Ecclesiastes 2:11

This day has had more than a fair share of rewards.  I’m pleased that I rose early from a good night’s sleep, enjoyed a good breakfast, and devoted some serious “chair time” to reading Ecclesiastes in its entirety, taking my time, letting the message seep in.  The words of the Preacher have lingered with me throughout the day, and put me in the mood to begin a new watercolor.

This is an 8 x 10″ sketch I’ve begun on a bait shop I photographed a few months ago when I was on the coast.  The details are slowing me down considerably, so it’s not shaping up as quickly as I had imagined.  But there is no deadline here; I hope to begin a larger, more serious watercolor of the same subject once I get more comfortable with it.

I am haunted by the words of the Preacher posted above.  As I move toward the New Year and contemplate the things that matter, I find myself saddened deeply by the sentiments of one who feels that the final assessment of his life’s accomplishments was empty.  I have always felt sorry for anyone who hated his/her job.  I have not known that misfortune.  But sadder still is this writer’s broader assessment of his life’s accomplishments.  How could one regard the overall value of a life’s endeavors as worthless?

Personally, I have enjoyed life as an educator, and I’ve pursued this nonstop since 1985, full time since 1988.  Besides teaching a handful of my favorite subjects, I have also tried to pursue a life in the arts.  In my later years, art has become more my center.  The line from Hippocrates resonates profoundly with me:

Life is short,

and art long,

opportunity fleeting,

experience perilous,

and decision difficult.

I don’t fret over Malcolm Gladwell’s dictum that 10,000 hours are required for one to master his/her field.  I think I have put in my 10,000 hours, paid my dues.  But as I grow older, my awareness increases that art technique requires long and sustained study and practice, and life is comparatively short.  I understand better at my current age why Leonardo and Michelangelo felt a pang of discontent that they would not live long enough to figure it all out.  I’m just glad that I haven’t gotten so old that this reality bothers me.  I know I’ll never “get there”, but that’s not the point–I love the process, love the search, love the endeavor.  I’m still enchanted when I see paintings emerge beneath my brush.  I cannot describe the emotion I feel as that happens, and I can never express how grateful I am that I was given this chance while on earth to engage in this task.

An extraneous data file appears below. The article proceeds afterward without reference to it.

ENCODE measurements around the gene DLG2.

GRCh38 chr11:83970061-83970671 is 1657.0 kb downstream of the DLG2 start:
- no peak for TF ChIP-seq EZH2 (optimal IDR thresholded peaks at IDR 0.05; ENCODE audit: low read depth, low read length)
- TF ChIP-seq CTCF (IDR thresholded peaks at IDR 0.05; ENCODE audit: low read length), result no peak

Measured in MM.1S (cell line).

And sometimes, others join in on that bliss.  Tonight, I received two emails, fifteen minutes apart, from two patrons that commissioned work from me for Christmas.  They wanted me to know that they loved the paintings, and so did the ones who received them as gifts.  Patrons will probably never know just how deeply I am stirred to hear that someone else has been touched by something I  made.  Those two emails in themselves were genuine Christmas gifts to me, tonight.

Art still has truth, take refuge there!

Matthew Arnold, “Memorial Verses April 1850”

This has been a most satisfying day.  Meaningful reading and reflection, another chance to pursue watercolor, and gracious words from good friends.

Thanks for reading.

I paint in order to remember.

I journal when I feel alone.

I blog to remind myself that I am not alone.

In the Studio Tonight

In the Studio Tonight